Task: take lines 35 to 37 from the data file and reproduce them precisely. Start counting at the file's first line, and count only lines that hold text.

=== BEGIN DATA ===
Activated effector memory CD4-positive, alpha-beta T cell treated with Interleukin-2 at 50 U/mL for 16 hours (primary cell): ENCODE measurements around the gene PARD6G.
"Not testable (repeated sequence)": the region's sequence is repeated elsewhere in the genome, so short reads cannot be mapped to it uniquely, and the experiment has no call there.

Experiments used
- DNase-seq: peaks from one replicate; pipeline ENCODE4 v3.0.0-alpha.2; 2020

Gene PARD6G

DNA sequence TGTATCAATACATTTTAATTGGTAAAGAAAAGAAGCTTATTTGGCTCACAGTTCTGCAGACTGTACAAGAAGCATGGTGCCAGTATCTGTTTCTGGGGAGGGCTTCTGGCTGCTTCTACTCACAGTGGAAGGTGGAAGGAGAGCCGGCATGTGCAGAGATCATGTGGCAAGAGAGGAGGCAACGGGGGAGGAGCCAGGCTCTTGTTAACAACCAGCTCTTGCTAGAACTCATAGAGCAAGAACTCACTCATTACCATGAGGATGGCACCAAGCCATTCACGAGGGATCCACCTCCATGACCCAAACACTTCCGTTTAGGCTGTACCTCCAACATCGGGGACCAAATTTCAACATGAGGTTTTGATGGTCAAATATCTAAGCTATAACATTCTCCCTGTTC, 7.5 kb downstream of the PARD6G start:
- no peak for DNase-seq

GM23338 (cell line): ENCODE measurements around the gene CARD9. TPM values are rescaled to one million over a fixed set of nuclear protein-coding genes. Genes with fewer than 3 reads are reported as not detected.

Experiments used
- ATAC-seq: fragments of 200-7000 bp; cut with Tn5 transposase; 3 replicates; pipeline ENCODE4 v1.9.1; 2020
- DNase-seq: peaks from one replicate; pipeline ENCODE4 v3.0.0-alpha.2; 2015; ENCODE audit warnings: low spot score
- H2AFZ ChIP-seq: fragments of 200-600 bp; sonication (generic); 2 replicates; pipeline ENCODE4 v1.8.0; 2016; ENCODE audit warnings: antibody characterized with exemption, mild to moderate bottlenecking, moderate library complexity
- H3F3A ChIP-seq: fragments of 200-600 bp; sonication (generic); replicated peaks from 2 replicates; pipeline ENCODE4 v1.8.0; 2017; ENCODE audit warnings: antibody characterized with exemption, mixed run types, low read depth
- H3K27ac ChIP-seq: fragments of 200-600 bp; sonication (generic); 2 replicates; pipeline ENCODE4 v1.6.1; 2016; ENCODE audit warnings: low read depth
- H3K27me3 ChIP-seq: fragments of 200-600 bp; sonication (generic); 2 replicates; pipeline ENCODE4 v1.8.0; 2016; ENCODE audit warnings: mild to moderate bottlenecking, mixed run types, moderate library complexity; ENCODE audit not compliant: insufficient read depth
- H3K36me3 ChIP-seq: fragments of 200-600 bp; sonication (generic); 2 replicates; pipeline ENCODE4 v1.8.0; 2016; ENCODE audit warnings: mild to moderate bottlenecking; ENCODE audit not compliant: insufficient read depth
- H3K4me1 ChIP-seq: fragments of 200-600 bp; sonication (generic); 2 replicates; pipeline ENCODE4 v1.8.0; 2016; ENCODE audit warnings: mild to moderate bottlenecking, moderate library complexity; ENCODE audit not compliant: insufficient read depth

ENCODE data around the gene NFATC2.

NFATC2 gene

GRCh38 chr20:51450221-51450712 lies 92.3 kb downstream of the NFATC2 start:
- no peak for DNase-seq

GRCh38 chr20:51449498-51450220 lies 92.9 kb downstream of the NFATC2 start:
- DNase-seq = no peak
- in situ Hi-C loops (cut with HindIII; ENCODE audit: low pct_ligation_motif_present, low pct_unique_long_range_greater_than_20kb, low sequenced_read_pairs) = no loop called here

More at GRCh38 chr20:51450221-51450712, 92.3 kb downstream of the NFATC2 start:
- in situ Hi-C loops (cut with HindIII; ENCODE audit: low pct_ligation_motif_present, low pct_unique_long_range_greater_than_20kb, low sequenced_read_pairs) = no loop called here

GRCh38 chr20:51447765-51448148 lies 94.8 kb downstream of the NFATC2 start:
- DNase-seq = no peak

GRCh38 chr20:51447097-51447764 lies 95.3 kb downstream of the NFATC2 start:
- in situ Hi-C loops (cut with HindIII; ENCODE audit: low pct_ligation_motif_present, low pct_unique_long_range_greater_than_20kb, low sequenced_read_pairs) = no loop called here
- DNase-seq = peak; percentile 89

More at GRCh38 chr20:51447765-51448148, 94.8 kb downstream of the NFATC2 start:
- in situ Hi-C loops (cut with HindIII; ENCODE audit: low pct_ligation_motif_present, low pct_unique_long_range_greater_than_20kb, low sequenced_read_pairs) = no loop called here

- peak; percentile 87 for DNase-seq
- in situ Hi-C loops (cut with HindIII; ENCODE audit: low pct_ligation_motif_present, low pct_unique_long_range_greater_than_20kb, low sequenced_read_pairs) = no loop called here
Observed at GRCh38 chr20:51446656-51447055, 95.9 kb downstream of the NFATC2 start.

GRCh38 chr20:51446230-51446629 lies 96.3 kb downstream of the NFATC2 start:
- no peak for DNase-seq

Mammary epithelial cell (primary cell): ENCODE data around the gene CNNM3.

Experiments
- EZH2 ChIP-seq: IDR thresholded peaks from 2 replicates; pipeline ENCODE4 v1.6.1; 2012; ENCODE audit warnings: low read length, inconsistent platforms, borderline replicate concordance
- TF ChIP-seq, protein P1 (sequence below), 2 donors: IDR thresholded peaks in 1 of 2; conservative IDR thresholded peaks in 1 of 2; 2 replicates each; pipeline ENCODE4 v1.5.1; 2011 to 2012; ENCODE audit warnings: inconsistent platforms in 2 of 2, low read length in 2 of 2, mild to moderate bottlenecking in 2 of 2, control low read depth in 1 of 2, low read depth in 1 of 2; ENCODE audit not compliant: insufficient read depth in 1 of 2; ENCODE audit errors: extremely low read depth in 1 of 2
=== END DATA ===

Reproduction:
- in situ Hi-C loops (cut with HindIII; ENCODE audit: low pct_ligation_motif_present, low pct_unique_long_range_greater_than_20kb, low sequenced_read_pairs) = no loop called here
Observed at GRCh38 chr20:51446656-51447055, 95.9 kb downstream of the NFATC2 start.

GRCh38 chr20:51446230-51446629 lies 96.3 kb downstream of the NFATC2 start: